The crowd is emboldened by what is said next. Paul challenges his audience:

Only let your manner of life be worthy of the gospel of Christ, so that whether I come and see you or am absent, I may hear of you that you are standing firm in one spirit, with one mind striving side by side for the faith of the gospel, and not frightened in anything by your opponents.

Back and forth this goes. As each word is read the people are drawn closer and closer together and to the Lord. This letter is definitely speaking to them.

As the letter draws to a close Paul says,

Therefore, my brothers, whom I love and long for, my joy and crown, stand firm thus in the Lord, my beloved.

Again, the people are encouraged by Paul’s love for them. They feel special to be in such good company with such a godly man.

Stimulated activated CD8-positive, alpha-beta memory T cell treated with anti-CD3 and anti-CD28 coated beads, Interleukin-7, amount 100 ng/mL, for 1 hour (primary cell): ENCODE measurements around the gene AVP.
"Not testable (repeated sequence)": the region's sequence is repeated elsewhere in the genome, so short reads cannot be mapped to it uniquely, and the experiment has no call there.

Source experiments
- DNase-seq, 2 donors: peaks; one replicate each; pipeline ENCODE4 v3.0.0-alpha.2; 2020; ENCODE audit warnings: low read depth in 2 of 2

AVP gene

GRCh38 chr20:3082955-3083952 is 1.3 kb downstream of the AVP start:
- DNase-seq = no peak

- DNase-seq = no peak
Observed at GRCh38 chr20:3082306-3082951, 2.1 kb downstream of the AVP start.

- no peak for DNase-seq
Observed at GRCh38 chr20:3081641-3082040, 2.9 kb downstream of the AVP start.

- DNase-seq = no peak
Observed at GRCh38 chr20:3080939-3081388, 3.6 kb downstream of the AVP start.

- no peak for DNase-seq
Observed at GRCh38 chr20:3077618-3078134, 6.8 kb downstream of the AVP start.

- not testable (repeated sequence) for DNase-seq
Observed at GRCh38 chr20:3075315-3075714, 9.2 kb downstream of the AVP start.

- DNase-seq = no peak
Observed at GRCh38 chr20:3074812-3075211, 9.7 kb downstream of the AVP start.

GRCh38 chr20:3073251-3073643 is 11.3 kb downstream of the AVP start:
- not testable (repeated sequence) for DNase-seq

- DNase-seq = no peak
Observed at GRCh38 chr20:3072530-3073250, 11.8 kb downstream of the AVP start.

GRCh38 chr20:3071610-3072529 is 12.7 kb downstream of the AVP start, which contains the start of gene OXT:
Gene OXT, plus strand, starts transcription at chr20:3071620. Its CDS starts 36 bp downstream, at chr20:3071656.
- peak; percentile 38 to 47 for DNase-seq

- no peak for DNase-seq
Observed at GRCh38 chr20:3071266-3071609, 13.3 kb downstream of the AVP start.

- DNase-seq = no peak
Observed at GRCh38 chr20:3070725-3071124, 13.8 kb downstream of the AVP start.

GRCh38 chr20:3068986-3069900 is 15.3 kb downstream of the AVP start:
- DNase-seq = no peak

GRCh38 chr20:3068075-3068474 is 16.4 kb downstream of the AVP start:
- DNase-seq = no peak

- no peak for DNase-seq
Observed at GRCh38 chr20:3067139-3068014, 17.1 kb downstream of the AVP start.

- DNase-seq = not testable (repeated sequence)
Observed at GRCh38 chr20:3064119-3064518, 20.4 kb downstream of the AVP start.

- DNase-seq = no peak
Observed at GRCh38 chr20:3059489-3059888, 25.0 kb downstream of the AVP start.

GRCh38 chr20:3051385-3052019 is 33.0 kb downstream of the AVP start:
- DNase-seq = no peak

Then, out of nowhere, Paul drops this bomb:

I entreat Euodia and I entreat Syntyche to agree in the Lord. Yes, I ask you also, true companion, help these women, who have labored side by side with me in the gospel together with Clement and the rest of my fellow workers, whose names are in the book of life.

A deacon in the church whispers to another deacon, “Did he just say what he thought said?” Someone else says to themselves, “Wow, there is no hiding this issue now. Paul just called out those two women.”

Can you imagine what Euodia and Syntche were thinking? You better believe they were shocked. I suspect they were embarrassed. We do not know what was causing this disagreement between the two of them, but it was big enough for Paul to hear about it in his Roman prison cell.

This is not new for Paul. He does something similar to this in all of his letters. He unashamedly calls people by name either to encourage them, thank them, or even correct them. You have to admire Paul. He wanted the church to function in a healthy manner. And if something was awry with the body, Paul addressed it head on.